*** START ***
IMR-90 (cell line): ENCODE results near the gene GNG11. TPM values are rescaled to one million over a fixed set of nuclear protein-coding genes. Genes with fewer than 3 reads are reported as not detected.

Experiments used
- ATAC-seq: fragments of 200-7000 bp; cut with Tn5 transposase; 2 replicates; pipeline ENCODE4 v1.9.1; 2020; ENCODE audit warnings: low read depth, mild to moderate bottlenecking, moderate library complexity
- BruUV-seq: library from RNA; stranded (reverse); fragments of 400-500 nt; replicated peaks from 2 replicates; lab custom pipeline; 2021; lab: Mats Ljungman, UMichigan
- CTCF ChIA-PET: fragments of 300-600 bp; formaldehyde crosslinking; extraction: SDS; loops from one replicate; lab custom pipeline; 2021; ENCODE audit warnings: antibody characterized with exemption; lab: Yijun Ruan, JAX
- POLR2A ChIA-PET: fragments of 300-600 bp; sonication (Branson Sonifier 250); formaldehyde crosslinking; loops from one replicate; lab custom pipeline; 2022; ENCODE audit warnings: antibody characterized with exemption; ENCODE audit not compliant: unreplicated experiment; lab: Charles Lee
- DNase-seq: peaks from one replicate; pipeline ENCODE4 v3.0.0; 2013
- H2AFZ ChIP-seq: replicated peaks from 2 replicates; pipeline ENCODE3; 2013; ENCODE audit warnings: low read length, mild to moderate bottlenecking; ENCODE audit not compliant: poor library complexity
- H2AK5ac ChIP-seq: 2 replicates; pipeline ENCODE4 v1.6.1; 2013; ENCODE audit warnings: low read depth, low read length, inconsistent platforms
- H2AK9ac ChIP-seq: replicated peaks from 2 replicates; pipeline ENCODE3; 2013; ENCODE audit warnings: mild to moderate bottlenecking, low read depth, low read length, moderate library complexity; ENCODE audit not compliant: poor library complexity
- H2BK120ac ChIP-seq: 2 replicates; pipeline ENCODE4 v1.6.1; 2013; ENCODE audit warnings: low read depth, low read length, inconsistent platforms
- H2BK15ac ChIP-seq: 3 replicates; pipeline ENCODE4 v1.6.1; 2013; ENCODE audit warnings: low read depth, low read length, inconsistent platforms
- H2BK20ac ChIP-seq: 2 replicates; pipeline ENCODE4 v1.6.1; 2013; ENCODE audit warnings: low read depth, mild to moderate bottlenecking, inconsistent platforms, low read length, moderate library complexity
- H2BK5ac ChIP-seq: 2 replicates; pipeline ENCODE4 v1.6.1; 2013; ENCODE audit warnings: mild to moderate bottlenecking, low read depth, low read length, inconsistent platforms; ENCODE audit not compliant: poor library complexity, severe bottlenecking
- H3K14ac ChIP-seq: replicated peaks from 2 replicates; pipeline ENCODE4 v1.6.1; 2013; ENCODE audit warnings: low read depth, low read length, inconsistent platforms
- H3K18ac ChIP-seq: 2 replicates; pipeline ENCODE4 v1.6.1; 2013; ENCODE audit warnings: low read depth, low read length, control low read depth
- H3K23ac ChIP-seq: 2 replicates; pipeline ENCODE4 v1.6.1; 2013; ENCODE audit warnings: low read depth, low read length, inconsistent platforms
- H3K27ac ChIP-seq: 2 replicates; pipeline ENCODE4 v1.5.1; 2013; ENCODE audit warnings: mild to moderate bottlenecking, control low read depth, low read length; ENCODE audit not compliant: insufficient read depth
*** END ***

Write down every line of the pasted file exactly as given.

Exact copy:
IMR-90 (cell line): ENCODE results near the gene GNG11. TPM values are rescaled to one million over a fixed set of nuclear protein-coding genes. Genes with fewer than 3 reads are reported as not detected.

Experiments used
- ATAC-seq: fragments of 200-7000 bp; cut with Tn5 transposase; 2 replicates; pipeline ENCODE4 v1.9.1; 2020; ENCODE audit warnings: low read depth, mild to moderate bottlenecking, moderate library complexity
- BruUV-seq: library from RNA; stranded (reverse); fragments of 400-500 nt; replicated peaks from 2 replicates; lab custom pipeline; 2021; lab: Mats Ljungman, UMichigan
- CTCF ChIA-PET: fragments of 300-600 bp; formaldehyde crosslinking; extraction: SDS; loops from one replicate; lab custom pipeline; 2021; ENCODE audit warnings: antibody characterized with exemption; lab: Yijun Ruan, JAX
- POLR2A ChIA-PET: fragments of 300-600 bp; sonication (Branson Sonifier 250); formaldehyde crosslinking; loops from one replicate; lab custom pipeline; 2022; ENCODE audit warnings: antibody characterized with exemption; ENCODE audit not compliant: unreplicated experiment; lab: Charles Lee
- DNase-seq: peaks from one replicate; pipeline ENCODE4 v3.0.0; 2013
- H2AFZ ChIP-seq: replicated peaks from 2 replicates; pipeline ENCODE3; 2013; ENCODE audit warnings: low read length, mild to moderate bottlenecking; ENCODE audit not compliant: poor library complexity
- H2AK5ac ChIP-seq: 2 replicates; pipeline ENCODE4 v1.6.1; 2013; ENCODE audit warnings: low read depth, low read length, inconsistent platforms
- H2AK9ac ChIP-seq: replicated peaks from 2 replicates; pipeline ENCODE3; 2013; ENCODE audit warnings: mild to moderate bottlenecking, low read depth, low read length, moderate library complexity; ENCODE audit not compliant: poor library complexity
- H2BK120ac ChIP-seq: 2 replicates; pipeline ENCODE4 v1.6.1; 2013; ENCODE audit warnings: low read depth, low read length, inconsistent platforms
- H2BK15ac ChIP-seq: 3 replicates; pipeline ENCODE4 v1.6.1; 2013; ENCODE audit warnings: low read depth, low read length, inconsistent platforms
- H2BK20ac ChIP-seq: 2 replicates; pipeline ENCODE4 v1.6.1; 2013; ENCODE audit warnings: low read depth, mild to moderate bottlenecking, inconsistent platforms, low read length, moderate library complexity
- H2BK5ac ChIP-seq: 2 replicates; pipeline ENCODE4 v1.6.1; 2013; ENCODE audit warnings: mild to moderate bottlenecking, low read depth, low read length, inconsistent platforms; ENCODE audit not compliant: poor library complexity, severe bottlenecking
- H3K14ac ChIP-seq: replicated peaks from 2 replicates; pipeline ENCODE4 v1.6.1; 2013; ENCODE audit warnings: low read depth, low read length, inconsistent platforms
- H3K18ac ChIP-seq: 2 replicates; pipeline ENCODE4 v1.6.1; 2013; ENCODE audit warnings: low read depth, low read length, control low read depth
- H3K23ac ChIP-seq: 2 replicates; pipeline ENCODE4 v1.6.1; 2013; ENCODE audit warnings: low read depth, low read length, inconsistent platforms
- H3K27ac ChIP-seq: 2 replicates; pipeline ENCODE4 v1.5.1; 2013; ENCODE audit warnings: mild to moderate bottlenecking, control low read depth, low read length; ENCODE audit not compliant: insufficient read depth